Price: £790
www.pinionwatches.com

Farer, 2015, Berkshire  

Story: Previously a purveyor of battery-powered fashion watches, last year Farer announced its first collection of automatics. This year, the company launches a range of GMT watches, with an additional hand independently adjustable to any 24-hour time zone. 
Standout timepiece: Lander GMT Automatic (39.5mm )
Movement: automatic ETA 2893-2 (Swiss)
Power reserve: 42 hours 
Price: £1,175
www.farer.com

Elliot Brown, 2013, Poole 

Story: Ian Elliot co-founded Animal back in 1988, while Alex Brown turned down a job at Cartier to establish Animal’s watch department. The duo lent their names to their own watch brand 17 years later, and are now dedicated to producing robust and affordable dive watches. All Elliot Brown timepieces are water resistant to a minimum of 200 metres. 
Standout timepiece: Tyneham 305-001-R06 (41mm)
Movement: automatic Miyota 9130 (Japanese)
Power reserve: 40 hours 
Price: £795
www.elliotbrownwatches.com

Mr Jones Watches, 2008, London 

Story: Working with artists, Mr Jones Watches makes timepieces that are both visually arresting and technically playful. The Last Laugh Tattoo watch, for instance, displays time on the teeth of a skull. 
Standout timepiece: Last Laugh Tattoo (37mm)
Movement: automatic Sea Gull ST1721 (Chinese) 
Power reserve: 42 hours
Price: £195
www.mrjoneswatches.com

Bremont, 2007, Henley-on Thames 

Story: With a Silverstone-based facility dedicated to the production of calibre components, Bremont, Britain’s most visible watch brand, is the closest to beating Switzerland at its own game by manufacturing its own movement. It’s also the first to establish standalone stores, in Britain, New York and Hong Kong.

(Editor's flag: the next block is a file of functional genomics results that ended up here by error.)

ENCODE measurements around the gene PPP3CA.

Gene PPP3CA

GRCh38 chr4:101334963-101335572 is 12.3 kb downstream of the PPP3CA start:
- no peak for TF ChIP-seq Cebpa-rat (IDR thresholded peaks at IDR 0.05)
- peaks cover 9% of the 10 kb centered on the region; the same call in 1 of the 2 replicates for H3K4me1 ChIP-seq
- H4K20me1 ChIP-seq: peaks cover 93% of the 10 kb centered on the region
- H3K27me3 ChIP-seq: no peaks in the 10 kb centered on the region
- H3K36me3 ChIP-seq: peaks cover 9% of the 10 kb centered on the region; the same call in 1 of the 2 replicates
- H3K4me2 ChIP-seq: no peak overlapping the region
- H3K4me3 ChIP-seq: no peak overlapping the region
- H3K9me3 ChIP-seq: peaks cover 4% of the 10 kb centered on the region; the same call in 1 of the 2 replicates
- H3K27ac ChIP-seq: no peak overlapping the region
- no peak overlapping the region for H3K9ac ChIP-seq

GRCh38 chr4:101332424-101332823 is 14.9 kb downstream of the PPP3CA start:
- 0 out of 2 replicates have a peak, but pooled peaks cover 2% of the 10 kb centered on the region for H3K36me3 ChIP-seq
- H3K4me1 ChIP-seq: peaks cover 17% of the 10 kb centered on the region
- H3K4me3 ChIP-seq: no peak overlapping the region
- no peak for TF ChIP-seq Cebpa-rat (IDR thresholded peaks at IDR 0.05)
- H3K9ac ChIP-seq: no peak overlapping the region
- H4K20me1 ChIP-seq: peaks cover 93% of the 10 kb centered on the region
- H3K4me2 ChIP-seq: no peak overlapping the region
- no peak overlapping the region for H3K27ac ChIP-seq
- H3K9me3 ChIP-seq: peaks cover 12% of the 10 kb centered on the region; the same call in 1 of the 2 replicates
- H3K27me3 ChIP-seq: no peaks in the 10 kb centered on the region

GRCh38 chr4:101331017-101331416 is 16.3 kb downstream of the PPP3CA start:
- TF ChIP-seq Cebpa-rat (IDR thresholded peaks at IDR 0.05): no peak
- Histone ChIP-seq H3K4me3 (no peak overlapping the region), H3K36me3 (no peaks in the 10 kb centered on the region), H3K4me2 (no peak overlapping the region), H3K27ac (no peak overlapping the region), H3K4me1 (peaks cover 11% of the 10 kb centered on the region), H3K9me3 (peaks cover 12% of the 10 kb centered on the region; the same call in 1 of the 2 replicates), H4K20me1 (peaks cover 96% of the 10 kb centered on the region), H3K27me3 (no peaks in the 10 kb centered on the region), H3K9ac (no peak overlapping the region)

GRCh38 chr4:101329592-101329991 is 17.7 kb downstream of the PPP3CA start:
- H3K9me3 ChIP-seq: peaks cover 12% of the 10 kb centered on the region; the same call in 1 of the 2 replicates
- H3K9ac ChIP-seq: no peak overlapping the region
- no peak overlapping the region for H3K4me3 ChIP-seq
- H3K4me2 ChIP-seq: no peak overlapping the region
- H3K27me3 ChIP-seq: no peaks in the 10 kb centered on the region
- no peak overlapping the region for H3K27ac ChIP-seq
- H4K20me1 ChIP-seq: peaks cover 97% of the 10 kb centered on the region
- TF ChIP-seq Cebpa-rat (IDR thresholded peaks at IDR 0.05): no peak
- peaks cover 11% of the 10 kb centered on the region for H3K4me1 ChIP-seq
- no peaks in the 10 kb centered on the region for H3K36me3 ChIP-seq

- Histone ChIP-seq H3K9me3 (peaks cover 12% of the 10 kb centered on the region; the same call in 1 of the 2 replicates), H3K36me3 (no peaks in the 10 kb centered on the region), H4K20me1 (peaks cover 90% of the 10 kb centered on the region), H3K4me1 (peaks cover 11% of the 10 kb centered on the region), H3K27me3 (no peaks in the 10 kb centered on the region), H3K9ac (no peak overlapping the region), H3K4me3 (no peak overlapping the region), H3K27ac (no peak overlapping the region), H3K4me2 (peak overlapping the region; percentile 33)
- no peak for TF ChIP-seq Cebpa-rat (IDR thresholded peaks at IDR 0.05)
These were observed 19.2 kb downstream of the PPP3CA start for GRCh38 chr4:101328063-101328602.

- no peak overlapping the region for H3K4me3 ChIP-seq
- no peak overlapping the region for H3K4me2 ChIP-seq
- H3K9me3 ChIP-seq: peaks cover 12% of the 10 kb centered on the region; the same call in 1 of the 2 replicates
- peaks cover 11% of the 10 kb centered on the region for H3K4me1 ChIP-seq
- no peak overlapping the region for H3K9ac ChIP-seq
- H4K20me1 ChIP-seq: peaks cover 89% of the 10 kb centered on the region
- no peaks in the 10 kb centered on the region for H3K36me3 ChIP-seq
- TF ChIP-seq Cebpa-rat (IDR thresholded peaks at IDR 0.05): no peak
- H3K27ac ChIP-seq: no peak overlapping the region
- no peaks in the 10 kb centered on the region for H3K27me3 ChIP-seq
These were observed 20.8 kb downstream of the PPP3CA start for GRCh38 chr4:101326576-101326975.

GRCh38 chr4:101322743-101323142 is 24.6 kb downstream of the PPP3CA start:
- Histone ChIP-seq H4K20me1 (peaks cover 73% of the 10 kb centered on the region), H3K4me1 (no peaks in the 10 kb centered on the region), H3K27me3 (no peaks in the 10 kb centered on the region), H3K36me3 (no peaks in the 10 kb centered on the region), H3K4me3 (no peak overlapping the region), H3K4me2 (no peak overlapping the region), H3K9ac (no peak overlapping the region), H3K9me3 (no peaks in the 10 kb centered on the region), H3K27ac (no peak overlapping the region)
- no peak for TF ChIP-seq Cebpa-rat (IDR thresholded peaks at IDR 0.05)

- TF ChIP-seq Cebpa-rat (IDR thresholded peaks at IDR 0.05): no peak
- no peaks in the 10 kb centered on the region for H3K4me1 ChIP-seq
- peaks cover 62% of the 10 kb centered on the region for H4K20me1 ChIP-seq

Standout timepiece: Supermarine S300 (40mm) 
Movement: automatic BE-92AE (modified from the ETA 2892 – Swiss) Power reserve: 38 hours  
Price: £2,995
www.bremont.com

Henry London, 2015, London 

Story: Henry London is the brainchild of two British designers who discovered a vintage wristwatch engraved ‘Henry, August 1965’ in Portobello Market. Following a series of semi-precious stone watches, this autumn will see the launch of the brand’s first, extraordinarily affordable automatics. 
Standout timepiece: Automatic 42mm Classic
Movement: automatic Miyota 82S0 (Japanese)
Power reserve: 42 hours 
Price: £210
www.henry-london.com

Meridian, 2012, Norwich 

Story: In just five years, Meridian has already created five of its own calibres by modifying a base movement from Switzerland. Each Meridian watch is made to order, allowing you to pick from a range of dials, cases, case-backs and straps.
Standout timepiece: MP-01 (45mm)
Movement: automatic Meridian Prime - ETA 6497 base (Swiss)
Power reserve: 40 hours 
Price: from £4,600 
www.meridianwatches.com

Harold Pinchbeck, 2014, Lincoln 

Story: Not only are Harold Pinchbeck’s wristwatches assembled by hand in England, but the further up the brand’s price range you go, the more you’ll find watch parts made by British engineering firms and individual craftsmen. Choose ‘off the peg’ from the Premier Range, or something tailored from HP’s Bespoke & Limited collection.
Standout timepiece: The George (36mm)
Movement: automatic ETA 2824-2 (Swiss)
Power reserve: 36 hours
Price: £1,399
www.haroldpinchbeck.co.uk